Legionella: What do you need to know and do?
Legionella Disease can be fatal and is a form of pneumonia. There also less serious diseases arising from the same source Pontiac fever and Lochgoilhead fever. Older people and those with existing health issues or reduced immunity are at greater risk. The disease is caught when the bacteria are inhaled via water droplets in the air. The bacterium Legionella pneumophila is a common one found in natural watercourses and ponds and it is rarely a cause of illness in its natural habitat. Your dawn swim in the local river is not likely to result in this particular illness. A shower is a much more dangerous activity because the water sprays into droplets that you might breathe in.
The problem happens when these troublesome bacteria are in water that is stored between 20 and 45 degrees centigrade. That’s nice and warm for them and they multiply, but not hot enough to kill them. There is a particular problem with evaporative cooling towers and condensers but holiday accommodation does not normally have this industrial type of equipment so that leaves us with two places where trouble might be brewing:
- Hot water systems
- Spa pools
The law is somewhat unclear on this but essentially, the management of the risk of legionella disease is a general duty under the Health and Safety at Work Act, along with all the other things you need to worry about for the safety of guests and employees. If you are self-employed and do your own cleaning and servicing you can claim some exemptions from the Act but this does not prevent you being sued for every last farthing by the holidaymaker whose husband caught the disease in your bathroom, so it is definitely necessary to manage the risks.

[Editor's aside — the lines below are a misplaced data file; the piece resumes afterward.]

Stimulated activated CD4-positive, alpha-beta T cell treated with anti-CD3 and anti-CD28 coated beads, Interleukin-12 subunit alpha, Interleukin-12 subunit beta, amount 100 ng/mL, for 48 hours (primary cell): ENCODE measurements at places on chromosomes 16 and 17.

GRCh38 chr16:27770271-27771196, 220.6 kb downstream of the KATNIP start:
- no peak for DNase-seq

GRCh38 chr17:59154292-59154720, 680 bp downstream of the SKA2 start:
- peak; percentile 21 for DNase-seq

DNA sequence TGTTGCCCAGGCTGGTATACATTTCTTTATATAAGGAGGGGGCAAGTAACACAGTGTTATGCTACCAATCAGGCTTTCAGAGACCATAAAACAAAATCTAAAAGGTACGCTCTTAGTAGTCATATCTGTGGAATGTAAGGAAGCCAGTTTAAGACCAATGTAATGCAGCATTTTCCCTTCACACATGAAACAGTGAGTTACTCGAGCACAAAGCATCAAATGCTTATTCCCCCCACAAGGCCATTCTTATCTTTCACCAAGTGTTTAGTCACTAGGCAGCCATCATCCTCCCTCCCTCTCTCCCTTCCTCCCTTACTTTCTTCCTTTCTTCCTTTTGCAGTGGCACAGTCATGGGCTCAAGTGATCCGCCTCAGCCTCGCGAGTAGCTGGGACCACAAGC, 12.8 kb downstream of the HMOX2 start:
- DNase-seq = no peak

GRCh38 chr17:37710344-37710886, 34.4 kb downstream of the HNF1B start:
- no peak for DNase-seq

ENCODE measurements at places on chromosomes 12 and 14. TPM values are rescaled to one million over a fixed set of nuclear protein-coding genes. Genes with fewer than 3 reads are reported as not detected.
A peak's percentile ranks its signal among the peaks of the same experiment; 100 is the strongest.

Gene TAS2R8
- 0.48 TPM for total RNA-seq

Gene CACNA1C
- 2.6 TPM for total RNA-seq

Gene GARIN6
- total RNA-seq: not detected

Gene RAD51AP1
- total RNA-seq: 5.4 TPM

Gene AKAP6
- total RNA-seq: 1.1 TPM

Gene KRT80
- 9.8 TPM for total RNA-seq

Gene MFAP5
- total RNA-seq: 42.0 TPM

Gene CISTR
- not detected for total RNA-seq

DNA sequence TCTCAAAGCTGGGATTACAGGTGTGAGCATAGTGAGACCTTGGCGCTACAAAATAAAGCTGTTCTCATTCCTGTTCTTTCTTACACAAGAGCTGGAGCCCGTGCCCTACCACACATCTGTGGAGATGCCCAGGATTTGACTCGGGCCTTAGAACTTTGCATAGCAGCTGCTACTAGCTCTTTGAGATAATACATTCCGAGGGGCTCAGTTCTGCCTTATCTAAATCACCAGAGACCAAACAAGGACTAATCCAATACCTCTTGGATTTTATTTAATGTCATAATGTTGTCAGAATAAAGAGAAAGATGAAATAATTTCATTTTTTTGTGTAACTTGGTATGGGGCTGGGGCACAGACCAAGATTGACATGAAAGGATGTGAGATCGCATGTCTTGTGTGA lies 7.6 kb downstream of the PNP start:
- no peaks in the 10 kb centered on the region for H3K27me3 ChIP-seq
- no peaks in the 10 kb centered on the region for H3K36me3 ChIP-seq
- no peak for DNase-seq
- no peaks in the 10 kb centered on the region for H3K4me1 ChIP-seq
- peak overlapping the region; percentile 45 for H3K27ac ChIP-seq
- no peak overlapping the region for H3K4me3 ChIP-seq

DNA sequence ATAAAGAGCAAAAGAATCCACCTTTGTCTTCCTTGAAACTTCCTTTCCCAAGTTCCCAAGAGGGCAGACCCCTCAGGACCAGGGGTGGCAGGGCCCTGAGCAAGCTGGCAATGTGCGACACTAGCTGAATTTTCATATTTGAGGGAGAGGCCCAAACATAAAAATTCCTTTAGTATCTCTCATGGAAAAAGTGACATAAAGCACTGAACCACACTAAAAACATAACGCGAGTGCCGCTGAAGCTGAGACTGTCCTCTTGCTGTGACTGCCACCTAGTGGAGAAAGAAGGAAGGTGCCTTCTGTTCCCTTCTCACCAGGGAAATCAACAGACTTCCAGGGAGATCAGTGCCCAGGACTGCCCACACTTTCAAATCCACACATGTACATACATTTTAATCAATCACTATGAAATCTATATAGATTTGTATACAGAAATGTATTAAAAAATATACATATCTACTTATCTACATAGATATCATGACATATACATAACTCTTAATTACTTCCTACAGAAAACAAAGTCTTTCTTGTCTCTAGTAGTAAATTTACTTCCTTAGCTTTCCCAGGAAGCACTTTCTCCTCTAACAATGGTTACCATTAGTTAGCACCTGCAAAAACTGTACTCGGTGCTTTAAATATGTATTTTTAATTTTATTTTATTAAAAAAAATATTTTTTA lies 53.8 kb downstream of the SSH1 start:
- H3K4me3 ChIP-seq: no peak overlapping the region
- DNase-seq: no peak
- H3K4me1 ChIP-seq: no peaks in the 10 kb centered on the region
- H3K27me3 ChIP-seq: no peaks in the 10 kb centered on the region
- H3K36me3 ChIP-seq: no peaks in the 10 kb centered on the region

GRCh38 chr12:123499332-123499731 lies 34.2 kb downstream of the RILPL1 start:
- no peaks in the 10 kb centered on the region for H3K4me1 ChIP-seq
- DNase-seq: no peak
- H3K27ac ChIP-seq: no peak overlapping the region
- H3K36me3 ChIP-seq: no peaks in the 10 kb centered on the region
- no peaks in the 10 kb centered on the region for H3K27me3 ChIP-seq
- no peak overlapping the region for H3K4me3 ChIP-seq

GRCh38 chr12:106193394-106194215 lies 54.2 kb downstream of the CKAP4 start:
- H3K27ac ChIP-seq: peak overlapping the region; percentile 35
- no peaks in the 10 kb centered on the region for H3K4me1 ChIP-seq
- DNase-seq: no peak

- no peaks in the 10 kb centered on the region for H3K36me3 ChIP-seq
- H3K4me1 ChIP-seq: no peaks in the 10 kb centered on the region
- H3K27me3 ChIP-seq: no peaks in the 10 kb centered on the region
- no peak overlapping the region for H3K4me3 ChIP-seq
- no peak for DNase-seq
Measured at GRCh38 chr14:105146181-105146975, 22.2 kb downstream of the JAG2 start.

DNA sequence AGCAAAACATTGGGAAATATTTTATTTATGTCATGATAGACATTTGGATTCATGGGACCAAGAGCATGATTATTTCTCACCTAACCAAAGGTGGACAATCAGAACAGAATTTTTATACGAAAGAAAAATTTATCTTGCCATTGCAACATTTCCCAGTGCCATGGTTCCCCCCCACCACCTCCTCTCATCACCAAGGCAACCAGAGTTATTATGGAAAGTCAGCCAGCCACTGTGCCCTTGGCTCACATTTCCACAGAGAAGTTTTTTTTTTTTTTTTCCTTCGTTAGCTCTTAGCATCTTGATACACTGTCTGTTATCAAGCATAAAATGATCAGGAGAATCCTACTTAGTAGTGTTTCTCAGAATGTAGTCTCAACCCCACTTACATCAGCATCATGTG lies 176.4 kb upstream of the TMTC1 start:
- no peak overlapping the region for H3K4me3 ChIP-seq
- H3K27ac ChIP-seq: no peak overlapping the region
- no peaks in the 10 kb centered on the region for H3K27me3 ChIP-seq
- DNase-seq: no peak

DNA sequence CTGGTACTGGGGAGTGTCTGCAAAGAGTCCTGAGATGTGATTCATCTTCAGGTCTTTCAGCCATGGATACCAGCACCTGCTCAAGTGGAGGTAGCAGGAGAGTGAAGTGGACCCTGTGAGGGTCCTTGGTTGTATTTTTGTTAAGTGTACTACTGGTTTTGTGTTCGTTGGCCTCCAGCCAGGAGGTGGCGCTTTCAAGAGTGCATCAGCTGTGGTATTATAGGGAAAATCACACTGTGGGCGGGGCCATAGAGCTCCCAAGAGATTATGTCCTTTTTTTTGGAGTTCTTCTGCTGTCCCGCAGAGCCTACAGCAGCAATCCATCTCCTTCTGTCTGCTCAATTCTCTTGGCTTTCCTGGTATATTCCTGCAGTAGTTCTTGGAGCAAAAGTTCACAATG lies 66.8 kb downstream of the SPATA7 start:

Domestic water systems are pretty simple to manage and control. If you have a storage tank, this is where the bacteria will multiply. The thermostat needs to be set to a minimum of 60 degrees to kill them. The Temperature at the taps etc. should be 50 degrees or higher. If you have a continuous water heater it should heat the water to 60 degrees or more.
You do need to carry out and write down a risk assessment, possibly as part of a more wide-ranging risk assessment. It is important to review it when there are changes and every couple of years to show that you have not forgotten it.
Generally in a typical domestic hot water system the review is likely to conclude that the risks are very low, provided the temperature is maintained, and no further action will be needed. There is no requirement for regular testing unless your risk assessment shows this to be needed.
Cold water tanks should be below 20 degrees centigrade. If there is a situation that causes cold water to be heated unintentionally, this needs to be addressed and resolved as this could create the ideal breeding ground for the bacteria.
Shower heads should be kept clean and descaled regularly to ensure proper operation.
If you have a spa pool or anything similar, there are additional issues to consider. Spa pools generate water spray and may have water in them at a temperature favourable to the bacteria for a long time. The principal method of control is disinfection with chemicals according to the manufacturer’s instructions. Water testing needs to be carried out regularly. In addition the proper maintenance of the pool is important with cleaning and maintenance on a regular basis.
In holiday complexes where more elaborate hot water systems are in place, then specialist advice and assessment is likely to be a good idea, for example if there is a large-scale system that provides hot water to a block of flats or a terrace of cottages. These systems will have longer runs to the taps and present some greater risks.
For most people in self-catering legionella control is mainly going to be a matter of maintaining and adjusting a hot water system periodically, and recording a risk assessment. For some there is more work to do and more reading: The HSE website provides a lot of detailed information.
Extracted from the EASCO e-newsletter: Edition 106 September 2015